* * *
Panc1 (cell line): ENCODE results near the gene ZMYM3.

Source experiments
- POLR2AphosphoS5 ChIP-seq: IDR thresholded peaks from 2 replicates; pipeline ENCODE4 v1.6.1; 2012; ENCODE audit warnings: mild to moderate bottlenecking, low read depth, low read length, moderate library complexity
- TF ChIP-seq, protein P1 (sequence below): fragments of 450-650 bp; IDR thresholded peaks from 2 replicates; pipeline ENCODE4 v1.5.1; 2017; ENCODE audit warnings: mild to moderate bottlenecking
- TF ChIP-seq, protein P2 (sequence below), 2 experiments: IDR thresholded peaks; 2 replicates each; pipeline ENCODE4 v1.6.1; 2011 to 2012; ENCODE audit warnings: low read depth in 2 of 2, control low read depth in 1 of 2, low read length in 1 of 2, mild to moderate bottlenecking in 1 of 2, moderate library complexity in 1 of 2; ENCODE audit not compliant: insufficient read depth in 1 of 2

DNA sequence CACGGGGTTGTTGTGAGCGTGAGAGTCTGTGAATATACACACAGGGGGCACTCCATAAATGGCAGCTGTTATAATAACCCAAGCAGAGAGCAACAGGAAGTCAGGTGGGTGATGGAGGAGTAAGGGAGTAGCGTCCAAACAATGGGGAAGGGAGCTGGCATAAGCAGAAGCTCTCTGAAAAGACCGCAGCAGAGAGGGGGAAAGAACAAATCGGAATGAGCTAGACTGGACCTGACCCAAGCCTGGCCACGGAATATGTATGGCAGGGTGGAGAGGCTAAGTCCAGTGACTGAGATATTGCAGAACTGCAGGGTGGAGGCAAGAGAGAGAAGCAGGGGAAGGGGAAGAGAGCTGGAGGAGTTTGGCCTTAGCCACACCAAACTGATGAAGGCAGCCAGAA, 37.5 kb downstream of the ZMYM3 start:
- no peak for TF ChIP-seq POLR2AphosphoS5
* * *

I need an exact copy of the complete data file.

Panc1 (cell line): ENCODE results near the gene ZMYM3.

Source experiments
- POLR2AphosphoS5 ChIP-seq: IDR thresholded peaks from 2 replicates; pipeline ENCODE4 v1.6.1; 2012; ENCODE audit warnings: mild to moderate bottlenecking, low read depth, low read length, moderate library complexity
- TF ChIP-seq, protein P1 (sequence below): fragments of 450-650 bp; IDR thresholded peaks from 2 replicates; pipeline ENCODE4 v1.5.1; 2017; ENCODE audit warnings: mild to moderate bottlenecking
- TF ChIP-seq, protein P2 (sequence below), 2 experiments: IDR thresholded peaks; 2 replicates each; pipeline ENCODE4 v1.6.1; 2011 to 2012; ENCODE audit warnings: low read depth in 2 of 2, control low read depth in 1 of 2, low read length in 1 of 2, mild to moderate bottlenecking in 1 of 2, moderate library complexity in 1 of 2; ENCODE audit not compliant: insufficient read depth in 1 of 2

DNA sequence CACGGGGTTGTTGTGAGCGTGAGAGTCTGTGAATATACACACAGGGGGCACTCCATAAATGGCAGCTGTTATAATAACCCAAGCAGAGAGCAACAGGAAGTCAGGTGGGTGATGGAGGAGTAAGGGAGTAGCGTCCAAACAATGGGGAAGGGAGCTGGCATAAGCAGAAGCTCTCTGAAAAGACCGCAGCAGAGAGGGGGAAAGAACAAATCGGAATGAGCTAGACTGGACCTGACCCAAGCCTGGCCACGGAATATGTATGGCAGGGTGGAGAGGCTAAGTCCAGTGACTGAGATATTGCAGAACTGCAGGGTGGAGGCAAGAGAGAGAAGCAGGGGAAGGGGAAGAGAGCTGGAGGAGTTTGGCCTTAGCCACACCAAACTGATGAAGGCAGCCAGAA, 37.5 kb downstream of the ZMYM3 start:
- no peak for TF ChIP-seq POLR2AphosphoS5